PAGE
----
Providing Oral Health Care to Patients with Traumatic Brain Injury: The Challenges and Barriers Faced by their Caregivers
Alibhai, Salima S.
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Background: Access to dental care for the disabled population remains a challenge, and in some cases is almost non-existent within large numbers of the disabled population. The current literature lacks information on perceived challenges, barriers, strategies and enablers encountered by group home caregivers who provide daily oral care for individuals with traumatic brain injury. Objective: This survey was designed to identify the enablers and barriers caregivers experience in providing daily oral to patients with traumatic brain injury patients and to assess the self-perception of caregivers regarding their own personal oral care. Subjects: A total of 53 caregivers working at Snohomish Chalet (88% response rate), meeting the inclusion participated in the survey. Methods: The study used a descriptive, cross-sectional survey to evaluate caregivers' challenges, strategies, barriers and knowledge of the dental needs of their disabled clients. The response format on the survey included fifteen general knowledge questions, seven Likert items and two open-ended questions to gather information on knowledge, attitudes, and practices regarding provision of oral care. Statistical analyses: Descriptive statistics were the primary analysis for the results from the survey. Frequencies and percentages were used to summarize the responses for qualitative factors, and means, standard deviations, minimum and maximum values were used to summarize the responses for quantitative factors. A thematic approach was taken to organize and explore the responses from the open-ended questions that were collected. Results: Eighty three percent of the caregivers had received some type of dental training, and 66% of the caregiving staff had received dental training as part of their orientation. Only 4% of the caregivers had received dental training through dental in-service. The most common resident behaviors that may present a barrier to oral care delivery were mild in nature. Sixty six percent of caregivers reported residents not opening their mouth occasionally to very frequently, 51% reported residents being orally defensive or refusing oral care, and 49% reported residents moving their head to avoid oral care. Over 80% of the caregivers reported brushing teeth once or more day for both cooperative (85%) and uncooperative residents (83%), but less than 15% reported flossing teeth once or more a day for either cooperative individuals (13%) or uncooperative individuals (10%). Most caregivers reported brushing their teeth (96%) and tongue (99%) 1 or more times a day, but, only 58% of caregivers reporting flossing their teeth 1 or more times a day, and 17% reported flossing their teeth less than once a week or never. Conclusions: Although most caregivers had received some type of dental training, more education and routine dental in-services is needed to overcome common barriers and better serve oral care needs of residents. More collaboration with dental health professionals and frequent in-service is critical in providing better care to this population.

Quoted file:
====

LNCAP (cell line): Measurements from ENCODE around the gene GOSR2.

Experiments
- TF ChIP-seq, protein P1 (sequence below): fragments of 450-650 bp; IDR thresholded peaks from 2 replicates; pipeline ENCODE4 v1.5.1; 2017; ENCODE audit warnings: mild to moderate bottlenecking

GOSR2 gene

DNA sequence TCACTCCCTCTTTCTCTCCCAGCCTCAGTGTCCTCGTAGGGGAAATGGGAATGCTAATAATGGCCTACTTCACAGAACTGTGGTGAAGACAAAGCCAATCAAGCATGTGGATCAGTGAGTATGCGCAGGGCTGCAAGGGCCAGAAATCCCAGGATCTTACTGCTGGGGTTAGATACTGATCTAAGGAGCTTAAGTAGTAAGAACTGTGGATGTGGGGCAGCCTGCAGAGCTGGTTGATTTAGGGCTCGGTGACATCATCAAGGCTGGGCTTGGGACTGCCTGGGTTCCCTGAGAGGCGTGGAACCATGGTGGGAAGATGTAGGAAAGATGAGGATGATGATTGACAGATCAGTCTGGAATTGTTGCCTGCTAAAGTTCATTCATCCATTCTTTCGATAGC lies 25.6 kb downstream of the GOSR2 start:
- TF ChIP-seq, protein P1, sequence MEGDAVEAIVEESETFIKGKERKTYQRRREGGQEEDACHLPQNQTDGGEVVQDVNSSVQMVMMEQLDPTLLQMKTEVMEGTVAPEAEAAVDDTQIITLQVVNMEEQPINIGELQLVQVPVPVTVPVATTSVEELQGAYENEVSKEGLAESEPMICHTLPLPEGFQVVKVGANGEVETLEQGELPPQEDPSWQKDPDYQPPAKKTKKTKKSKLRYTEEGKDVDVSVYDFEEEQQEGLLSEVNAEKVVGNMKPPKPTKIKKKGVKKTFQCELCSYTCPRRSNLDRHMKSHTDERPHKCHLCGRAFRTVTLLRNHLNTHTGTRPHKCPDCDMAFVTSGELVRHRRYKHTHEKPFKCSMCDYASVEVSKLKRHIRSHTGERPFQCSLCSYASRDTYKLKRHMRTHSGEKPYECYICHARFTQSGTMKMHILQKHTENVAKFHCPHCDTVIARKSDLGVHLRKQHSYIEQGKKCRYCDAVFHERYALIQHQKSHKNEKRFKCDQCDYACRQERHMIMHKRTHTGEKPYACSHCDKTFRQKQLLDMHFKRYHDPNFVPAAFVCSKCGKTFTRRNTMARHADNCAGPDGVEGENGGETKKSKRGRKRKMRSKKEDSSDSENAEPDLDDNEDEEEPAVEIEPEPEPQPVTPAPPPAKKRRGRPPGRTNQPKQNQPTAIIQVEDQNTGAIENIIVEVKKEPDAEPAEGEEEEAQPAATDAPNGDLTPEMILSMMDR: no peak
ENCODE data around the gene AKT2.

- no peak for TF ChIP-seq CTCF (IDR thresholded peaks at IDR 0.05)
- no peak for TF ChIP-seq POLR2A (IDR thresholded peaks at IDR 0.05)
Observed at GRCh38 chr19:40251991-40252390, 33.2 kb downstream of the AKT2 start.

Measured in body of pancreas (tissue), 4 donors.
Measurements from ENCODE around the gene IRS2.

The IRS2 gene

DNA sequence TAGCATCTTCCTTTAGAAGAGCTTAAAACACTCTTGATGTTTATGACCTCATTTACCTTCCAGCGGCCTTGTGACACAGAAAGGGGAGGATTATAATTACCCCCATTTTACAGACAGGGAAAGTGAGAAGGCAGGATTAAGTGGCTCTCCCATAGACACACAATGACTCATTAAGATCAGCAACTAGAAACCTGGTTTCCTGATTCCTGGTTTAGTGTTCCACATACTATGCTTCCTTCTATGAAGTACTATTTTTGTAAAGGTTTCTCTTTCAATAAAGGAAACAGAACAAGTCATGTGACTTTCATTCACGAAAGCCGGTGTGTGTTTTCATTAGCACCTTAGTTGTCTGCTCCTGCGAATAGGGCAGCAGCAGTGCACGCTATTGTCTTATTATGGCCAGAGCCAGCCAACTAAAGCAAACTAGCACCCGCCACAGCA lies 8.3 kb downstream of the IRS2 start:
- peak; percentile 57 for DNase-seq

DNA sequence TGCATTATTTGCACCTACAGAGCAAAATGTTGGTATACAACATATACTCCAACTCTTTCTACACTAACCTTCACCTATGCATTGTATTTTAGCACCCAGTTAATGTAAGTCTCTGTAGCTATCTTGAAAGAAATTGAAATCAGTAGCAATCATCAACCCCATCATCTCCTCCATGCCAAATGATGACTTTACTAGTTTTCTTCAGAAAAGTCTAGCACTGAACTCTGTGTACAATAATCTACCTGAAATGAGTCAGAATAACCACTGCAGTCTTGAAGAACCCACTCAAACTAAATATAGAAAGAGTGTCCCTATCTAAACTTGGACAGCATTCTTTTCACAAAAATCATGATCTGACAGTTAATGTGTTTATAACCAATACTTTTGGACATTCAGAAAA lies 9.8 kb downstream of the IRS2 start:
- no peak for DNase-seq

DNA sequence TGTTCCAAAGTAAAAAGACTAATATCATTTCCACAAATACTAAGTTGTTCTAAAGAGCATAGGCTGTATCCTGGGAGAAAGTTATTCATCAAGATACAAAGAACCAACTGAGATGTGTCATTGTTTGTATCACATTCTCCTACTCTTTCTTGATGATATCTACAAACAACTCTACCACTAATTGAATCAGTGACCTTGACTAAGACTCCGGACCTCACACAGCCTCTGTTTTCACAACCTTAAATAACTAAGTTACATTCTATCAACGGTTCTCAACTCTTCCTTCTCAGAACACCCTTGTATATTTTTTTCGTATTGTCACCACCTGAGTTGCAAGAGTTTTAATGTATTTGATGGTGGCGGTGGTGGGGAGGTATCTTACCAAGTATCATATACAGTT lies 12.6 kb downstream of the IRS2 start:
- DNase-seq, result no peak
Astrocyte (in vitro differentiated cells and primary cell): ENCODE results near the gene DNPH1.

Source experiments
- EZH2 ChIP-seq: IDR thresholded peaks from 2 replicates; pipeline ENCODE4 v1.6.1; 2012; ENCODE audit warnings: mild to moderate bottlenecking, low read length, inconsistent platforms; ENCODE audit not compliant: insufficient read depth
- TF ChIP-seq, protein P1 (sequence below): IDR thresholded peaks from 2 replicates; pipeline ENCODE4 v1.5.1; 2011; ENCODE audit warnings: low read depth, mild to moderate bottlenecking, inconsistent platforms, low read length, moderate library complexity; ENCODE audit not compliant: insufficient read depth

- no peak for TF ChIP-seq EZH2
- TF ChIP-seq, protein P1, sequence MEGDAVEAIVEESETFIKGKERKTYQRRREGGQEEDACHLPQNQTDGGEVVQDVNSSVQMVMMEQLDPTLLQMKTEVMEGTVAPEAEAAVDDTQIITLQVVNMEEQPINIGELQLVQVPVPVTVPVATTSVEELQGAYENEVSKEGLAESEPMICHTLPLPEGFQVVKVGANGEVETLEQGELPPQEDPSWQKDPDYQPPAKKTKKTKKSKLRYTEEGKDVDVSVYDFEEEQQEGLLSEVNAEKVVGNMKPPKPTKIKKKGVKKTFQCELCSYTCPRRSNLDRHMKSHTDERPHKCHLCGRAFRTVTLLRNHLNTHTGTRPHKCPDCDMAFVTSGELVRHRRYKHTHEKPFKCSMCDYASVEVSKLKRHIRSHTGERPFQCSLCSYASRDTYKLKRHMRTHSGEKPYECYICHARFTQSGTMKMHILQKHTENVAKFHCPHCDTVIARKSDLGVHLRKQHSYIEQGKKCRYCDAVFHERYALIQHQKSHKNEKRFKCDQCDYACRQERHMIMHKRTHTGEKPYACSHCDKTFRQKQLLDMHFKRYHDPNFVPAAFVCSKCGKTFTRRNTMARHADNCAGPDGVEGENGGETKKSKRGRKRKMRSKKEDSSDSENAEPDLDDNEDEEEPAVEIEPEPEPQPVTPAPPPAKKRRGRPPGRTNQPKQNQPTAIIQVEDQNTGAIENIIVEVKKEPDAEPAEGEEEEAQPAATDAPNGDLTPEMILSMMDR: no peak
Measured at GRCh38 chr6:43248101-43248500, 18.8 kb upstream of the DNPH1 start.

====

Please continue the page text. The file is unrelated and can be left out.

- Health services